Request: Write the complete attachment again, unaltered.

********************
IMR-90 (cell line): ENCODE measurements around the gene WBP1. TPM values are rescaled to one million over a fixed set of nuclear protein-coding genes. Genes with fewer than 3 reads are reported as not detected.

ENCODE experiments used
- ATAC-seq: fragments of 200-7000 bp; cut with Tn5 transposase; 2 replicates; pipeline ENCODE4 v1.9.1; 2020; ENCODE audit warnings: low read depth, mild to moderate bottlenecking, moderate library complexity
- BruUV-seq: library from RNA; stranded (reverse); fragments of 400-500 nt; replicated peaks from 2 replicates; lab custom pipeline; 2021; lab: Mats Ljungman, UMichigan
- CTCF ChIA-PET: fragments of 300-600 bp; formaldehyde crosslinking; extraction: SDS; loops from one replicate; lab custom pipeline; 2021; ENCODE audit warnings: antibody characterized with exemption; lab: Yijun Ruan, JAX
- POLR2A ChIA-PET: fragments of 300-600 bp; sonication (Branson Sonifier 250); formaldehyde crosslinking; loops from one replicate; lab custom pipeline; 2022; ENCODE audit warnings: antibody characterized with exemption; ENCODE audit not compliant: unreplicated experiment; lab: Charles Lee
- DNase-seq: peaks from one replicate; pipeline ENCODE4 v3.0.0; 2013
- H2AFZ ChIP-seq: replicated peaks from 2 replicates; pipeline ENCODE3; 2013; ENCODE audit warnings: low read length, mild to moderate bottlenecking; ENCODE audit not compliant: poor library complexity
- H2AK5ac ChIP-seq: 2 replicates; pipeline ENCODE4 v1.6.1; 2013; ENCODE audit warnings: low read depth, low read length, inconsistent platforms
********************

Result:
IMR-90 (cell line): ENCODE measurements around the gene WBP1. TPM values are rescaled to one million over a fixed set of nuclear protein-coding genes. Genes with fewer than 3 reads are reported as not detected.

ENCODE experiments used
- ATAC-seq: fragments of 200-7000 bp; cut with Tn5 transposase; 2 replicates; pipeline ENCODE4 v1.9.1; 2020; ENCODE audit warnings: low read depth, mild to moderate bottlenecking, moderate library complexity
- BruUV-seq: library from RNA; stranded (reverse); fragments of 400-500 nt; replicated peaks from 2 replicates; lab custom pipeline; 2021; lab: Mats Ljungman, UMichigan
- CTCF ChIA-PET: fragments of 300-600 bp; formaldehyde crosslinking; extraction: SDS; loops from one replicate; lab custom pipeline; 2021; ENCODE audit warnings: antibody characterized with exemption; lab: Yijun Ruan, JAX
- POLR2A ChIA-PET: fragments of 300-600 bp; sonication (Branson Sonifier 250); formaldehyde crosslinking; loops from one replicate; lab custom pipeline; 2022; ENCODE audit warnings: antibody characterized with exemption; ENCODE audit not compliant: unreplicated experiment; lab: Charles Lee
- DNase-seq: peaks from one replicate; pipeline ENCODE4 v3.0.0; 2013
- H2AFZ ChIP-seq: replicated peaks from 2 replicates; pipeline ENCODE3; 2013; ENCODE audit warnings: low read length, mild to moderate bottlenecking; ENCODE audit not compliant: poor library complexity
- H2AK5ac ChIP-seq: 2 replicates; pipeline ENCODE4 v1.6.1; 2013; ENCODE audit warnings: low read depth, low read length, inconsistent platforms